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Diseases and Conditions
There are several different categories of pulmonary hypertension, all of which our team is skilled and experienced in detecting and managing. As your doctor will explain, your particular type of pulmonary hypertension will determine your care plan.
We have considerable experience treating patients who simultaneously have mixed and often different reasons for their PH.
The categories of Pulmonary Hypertension are:
- Group One: This refers to pulmonary hypertension that either has no known cause (idiopathic), is inherited and genetic in nature, or is caused by certain underlying disease processes. These include connective tissue diseases, such as lupus and scleroderma, and liver disease. Some people with idiopathic pulmonary hypertension may have a gene that's a risk factor for the disorder. But, in most people with idiopathic pulmonary hypertension, there is no recognized cause. This group also includes those with congenital heart conditions like a ventricular or atrial septal defect i.e. a hole in the heart, a common birth defect, amongst several other congenital heart lesions.
- Group 2: Conditions that affect the left side of the heart, such as mitral valve disease or heart failure with either preserved of reduced ejection fraction.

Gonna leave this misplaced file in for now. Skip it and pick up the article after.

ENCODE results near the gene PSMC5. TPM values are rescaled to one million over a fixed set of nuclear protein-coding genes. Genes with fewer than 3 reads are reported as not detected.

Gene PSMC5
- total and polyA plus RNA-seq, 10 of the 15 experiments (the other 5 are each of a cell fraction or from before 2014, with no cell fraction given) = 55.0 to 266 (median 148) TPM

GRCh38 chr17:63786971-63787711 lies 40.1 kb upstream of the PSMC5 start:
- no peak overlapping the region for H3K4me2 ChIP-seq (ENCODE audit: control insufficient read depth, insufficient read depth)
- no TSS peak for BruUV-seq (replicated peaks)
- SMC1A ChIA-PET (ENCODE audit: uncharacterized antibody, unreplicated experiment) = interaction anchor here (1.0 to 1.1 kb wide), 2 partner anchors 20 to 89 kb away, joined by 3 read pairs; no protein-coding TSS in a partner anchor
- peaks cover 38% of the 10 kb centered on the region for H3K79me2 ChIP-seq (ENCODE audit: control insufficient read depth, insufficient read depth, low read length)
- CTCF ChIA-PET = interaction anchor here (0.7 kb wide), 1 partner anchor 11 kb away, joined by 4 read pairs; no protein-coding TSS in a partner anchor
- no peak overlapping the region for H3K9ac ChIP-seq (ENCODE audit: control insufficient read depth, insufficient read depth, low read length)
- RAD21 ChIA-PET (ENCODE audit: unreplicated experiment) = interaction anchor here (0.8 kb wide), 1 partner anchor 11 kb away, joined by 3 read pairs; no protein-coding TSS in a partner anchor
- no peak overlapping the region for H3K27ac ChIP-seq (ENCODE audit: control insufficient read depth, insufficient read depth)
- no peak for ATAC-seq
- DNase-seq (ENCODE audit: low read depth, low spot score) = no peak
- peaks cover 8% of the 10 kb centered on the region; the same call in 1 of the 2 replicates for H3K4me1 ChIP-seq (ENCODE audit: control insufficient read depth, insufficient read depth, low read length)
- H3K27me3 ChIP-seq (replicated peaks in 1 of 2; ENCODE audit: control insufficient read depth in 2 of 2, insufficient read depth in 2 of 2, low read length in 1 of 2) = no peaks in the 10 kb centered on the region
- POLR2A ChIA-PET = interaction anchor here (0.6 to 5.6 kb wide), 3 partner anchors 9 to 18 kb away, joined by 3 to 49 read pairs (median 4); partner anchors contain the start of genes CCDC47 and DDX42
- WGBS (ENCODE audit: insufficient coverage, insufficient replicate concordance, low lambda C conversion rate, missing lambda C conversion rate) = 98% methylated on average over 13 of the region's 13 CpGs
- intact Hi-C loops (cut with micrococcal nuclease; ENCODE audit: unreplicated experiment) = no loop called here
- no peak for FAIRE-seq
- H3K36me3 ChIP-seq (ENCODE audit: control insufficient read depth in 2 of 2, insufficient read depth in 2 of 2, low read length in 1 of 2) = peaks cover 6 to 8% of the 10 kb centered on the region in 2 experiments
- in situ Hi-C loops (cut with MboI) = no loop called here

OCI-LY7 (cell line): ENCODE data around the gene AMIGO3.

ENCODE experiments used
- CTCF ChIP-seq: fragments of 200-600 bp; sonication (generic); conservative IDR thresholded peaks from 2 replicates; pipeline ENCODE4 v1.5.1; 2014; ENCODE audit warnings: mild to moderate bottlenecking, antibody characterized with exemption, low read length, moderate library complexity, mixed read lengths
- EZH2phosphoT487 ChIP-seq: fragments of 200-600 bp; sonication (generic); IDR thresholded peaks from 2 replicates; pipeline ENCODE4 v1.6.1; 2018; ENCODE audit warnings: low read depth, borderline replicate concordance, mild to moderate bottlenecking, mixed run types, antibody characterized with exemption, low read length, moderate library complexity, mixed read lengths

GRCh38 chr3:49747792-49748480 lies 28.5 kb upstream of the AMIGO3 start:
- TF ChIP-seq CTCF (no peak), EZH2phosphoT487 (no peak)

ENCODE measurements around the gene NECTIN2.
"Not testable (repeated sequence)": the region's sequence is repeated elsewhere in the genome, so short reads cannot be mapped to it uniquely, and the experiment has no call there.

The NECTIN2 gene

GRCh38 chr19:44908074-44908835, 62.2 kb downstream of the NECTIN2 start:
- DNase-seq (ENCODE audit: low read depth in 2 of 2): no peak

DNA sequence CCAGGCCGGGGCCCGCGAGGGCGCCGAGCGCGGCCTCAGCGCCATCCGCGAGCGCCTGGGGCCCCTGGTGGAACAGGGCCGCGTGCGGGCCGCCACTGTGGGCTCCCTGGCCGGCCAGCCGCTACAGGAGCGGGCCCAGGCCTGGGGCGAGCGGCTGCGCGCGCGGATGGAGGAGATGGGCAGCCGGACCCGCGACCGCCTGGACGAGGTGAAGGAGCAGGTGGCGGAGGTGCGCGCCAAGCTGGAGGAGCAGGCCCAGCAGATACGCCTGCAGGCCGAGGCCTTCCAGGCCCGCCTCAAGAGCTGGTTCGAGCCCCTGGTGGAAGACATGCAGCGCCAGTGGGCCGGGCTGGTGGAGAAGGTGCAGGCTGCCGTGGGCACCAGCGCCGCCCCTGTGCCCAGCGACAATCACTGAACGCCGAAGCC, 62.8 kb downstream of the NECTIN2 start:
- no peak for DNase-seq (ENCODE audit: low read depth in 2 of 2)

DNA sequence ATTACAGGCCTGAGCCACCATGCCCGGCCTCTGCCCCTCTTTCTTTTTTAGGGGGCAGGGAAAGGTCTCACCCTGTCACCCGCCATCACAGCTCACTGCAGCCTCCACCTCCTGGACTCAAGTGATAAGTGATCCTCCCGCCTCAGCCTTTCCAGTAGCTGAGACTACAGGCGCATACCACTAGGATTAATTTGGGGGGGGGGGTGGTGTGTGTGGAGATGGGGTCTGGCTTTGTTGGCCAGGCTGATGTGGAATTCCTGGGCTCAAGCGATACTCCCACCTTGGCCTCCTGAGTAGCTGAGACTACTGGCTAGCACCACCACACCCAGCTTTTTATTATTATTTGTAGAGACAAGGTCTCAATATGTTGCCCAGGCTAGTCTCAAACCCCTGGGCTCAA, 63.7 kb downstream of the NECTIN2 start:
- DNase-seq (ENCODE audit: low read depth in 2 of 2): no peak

- Group 3: From conditions that cause significant lung disease causing low oxygenation, such as advanced chronic obstructive pulmonary disease (COPD) or interstitial lung disease (ILD)
- Group 4: This arises from chronic thromboembolic lung disease (blood clots). Importantly, this can be curable. If you have this type of PH, your doctor will likely prescribe blood-thinning medicines. These medicines prevent clots from forming or getting larger. In addition, sometimes surgery can effectively remove scarring in the pulmonary arteries due to old blood clots.
- Group 5: This includes a wide variety of diseases that can cause pulmonary hypertension including patients with kidney disease or certain blood disorders, to name a few conditions.
Potential Risk Factors
Although anyone can potentially develop pulmonary hypertension, older adults are more likely to suffer from secondary pulmonary hypertension, which refers to PH that is caused by another underlying medical problem. This type of pulmonary hypertension is more common than is idiopathic pulmonary hypertension.
On the other hand, young people more typically experience idiopathic pulmonary hypertension (IPH). IPH is also more common in women than it is in men and can be inherited.
If a family member develops idiopathic pulmonary hypertension and tests positive for a gene mutation that can cause the illness, your doctor or genetic counselor may recommend that other relatives be tested, as well.